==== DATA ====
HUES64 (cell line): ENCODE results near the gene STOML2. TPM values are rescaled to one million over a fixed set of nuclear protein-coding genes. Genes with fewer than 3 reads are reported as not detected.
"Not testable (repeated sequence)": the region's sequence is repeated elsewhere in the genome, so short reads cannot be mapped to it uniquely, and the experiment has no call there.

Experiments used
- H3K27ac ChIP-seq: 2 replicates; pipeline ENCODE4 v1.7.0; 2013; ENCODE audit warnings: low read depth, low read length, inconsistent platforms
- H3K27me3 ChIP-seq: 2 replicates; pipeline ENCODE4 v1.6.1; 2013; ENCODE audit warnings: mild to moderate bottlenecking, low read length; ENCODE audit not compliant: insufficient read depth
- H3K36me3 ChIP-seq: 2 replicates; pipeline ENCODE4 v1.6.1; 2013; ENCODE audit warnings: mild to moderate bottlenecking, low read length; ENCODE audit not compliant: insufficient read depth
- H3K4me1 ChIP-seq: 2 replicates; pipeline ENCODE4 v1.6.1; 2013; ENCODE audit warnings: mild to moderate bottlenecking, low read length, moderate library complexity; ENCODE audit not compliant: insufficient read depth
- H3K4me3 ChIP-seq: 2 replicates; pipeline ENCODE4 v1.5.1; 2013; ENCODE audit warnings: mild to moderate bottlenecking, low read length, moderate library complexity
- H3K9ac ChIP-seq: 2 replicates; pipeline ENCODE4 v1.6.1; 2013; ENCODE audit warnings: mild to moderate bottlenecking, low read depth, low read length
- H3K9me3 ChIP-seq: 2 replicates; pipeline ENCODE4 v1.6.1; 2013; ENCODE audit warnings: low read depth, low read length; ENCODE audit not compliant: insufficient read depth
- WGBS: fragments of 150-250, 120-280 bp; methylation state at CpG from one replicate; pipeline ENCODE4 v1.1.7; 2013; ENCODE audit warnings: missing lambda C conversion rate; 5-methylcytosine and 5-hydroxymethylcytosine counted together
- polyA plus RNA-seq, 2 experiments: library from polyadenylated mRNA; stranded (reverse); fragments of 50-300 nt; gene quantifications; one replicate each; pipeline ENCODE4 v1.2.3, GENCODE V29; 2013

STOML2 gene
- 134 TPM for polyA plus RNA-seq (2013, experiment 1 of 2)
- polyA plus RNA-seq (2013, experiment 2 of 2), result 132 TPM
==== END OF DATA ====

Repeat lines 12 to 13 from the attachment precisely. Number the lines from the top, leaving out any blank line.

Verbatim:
- polyA plus RNA-seq, 2 experiments: library from polyadenylated mRNA; stranded (reverse); fragments of 50-300 nt; gene quantifications; one replicate each; pipeline ENCODE4 v1.2.3, GENCODE V29; 2013

STOML2 gene